What’s my most-used application? What do a recommend to all of my friends? Hands down: SizzlingKeys from Yellow Mug software. This is perfect for a student and you don’t have to be a tech freak at all to use it. It’s easy as pie. Read on for a basic breakdown and an exclusive discount on the Pro version.

SizzlingKeys lets you control all of iTunes without switching over to iTunes. Here’s the idea: you’re writing a paper, listening to some music and… someone bursts into your dorm room with a very important beer to chug, your phone rings, the librarian taps you on the shoulder — something sudden and time-sensitive — how do you scramble to stop your music? With SizzlingKeys, you just hit a customizable hotkey from any application and you’re ready for action.



So, you can start and stop your music using SizzlingKeys, but there’s more. You can setup an “almost mute” level which will keep the music playing, but at an instantaneously lower level, so you can carry on using “inside voices,” dodging an RA making rounds for loud music. You can skip tracks, toggle shuffle on/off, rate songs and even search your entire music library without switching to iTunes. In the event that you’d need to switch to iTunes anyway, SizzlingKeys even helps you do that.

Growl is seamlessly installed/integrated so that every time a new song starts, the title, album and artist appear in the corner of your monitor as though your whole screen were a music video. That’ll make you feel special.

Visit Yellow Mug Software to download SizzlingKeys. The installation is a cinch. After it’s up and running, you’ll notice that it’s become a part of your System Preferences pane (under “Other”). This keeps it tidily out of the way. You’ll want to check the box for “Launch automatically at login” to ensure completely concealed operation in the future. (It uses up less RAM than TextEdit.)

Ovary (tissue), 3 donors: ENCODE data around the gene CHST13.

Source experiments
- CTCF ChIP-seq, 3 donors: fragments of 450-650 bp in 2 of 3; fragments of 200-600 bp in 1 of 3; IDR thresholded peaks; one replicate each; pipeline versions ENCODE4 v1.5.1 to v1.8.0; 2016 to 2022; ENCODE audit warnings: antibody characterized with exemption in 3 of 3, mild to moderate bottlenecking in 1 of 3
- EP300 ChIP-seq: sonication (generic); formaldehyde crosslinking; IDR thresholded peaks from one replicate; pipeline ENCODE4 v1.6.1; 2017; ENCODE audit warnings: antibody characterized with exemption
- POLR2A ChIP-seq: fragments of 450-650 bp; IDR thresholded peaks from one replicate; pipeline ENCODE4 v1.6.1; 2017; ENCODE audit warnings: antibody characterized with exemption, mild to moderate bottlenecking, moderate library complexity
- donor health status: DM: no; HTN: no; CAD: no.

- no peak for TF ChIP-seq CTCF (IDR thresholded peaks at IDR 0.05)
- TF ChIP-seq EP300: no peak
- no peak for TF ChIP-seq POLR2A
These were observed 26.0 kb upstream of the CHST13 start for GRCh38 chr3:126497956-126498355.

The only trick to setting it up is hotkey management. The first thing you’ll notice is that the default settings use the “function” keys (F9, F8), which won’t do you much good if you’re using a laptop. When you change them, make sure the new hotkeys don’t interfere with the ones that currently exist on your computer. If you’re having problems, such a conflict is usually the cause. Pull up Keyboard & Mouse in the System Preferences and scan the Keyboard Shortcuts tab to make sure you aren’t doubled up.

The Show Playlists and Search functions pull up Quicksilver-esque menus that are much easier to use and iTunes-specific (though I use Quicksilver instead for those two things). I usually use the Show/Hide function to bring iTunes quickly to the front — which means hitting the hotkey twice if the program isn’t hidden. I also have the Mute, Volume Up and Down disabled since I’m too badass to ever turn my music down.

The other thing you might notice is the “Pro” tab. As you can see, SizzlingKeys is certainly fully-functional without the upgrade. Personally, I coughed up $5 for the Pro edition just because I love it so much. But the Pro functions are also handy for some other things. The Skip Backward/Forward hotkeys are an invaluable way to scan through a recording while transcribing an interview or lecture and Toggle Shuffle can be handy if you’d like to listen to a whole album after hearing a random song. Here’s some more incentive: just type in the code “HACKCOLLEGE” at checkout for a 20% discount. That’s for 20% off anything at Yellow Mug (I also recommend FileChute).

You might also ask: why not use Quicksilver? To which I pose: why use Quicksilver? Let’s face it. Quicksilver is a pain in the ass to setup for things like this. It’s a program on your dock that runs the risk of closing somehow. But most of all, the features with SizzlingKeys are all there: the Almost Mute option, the Floater, the Ratings. It’s designed for people who just need the basics, anyway.

Finally, for those who insist on using Windows, I’m told that WinAmp has global shortcuts built right in.

This post is part of the 12 HackCollege Days of Christmas feature.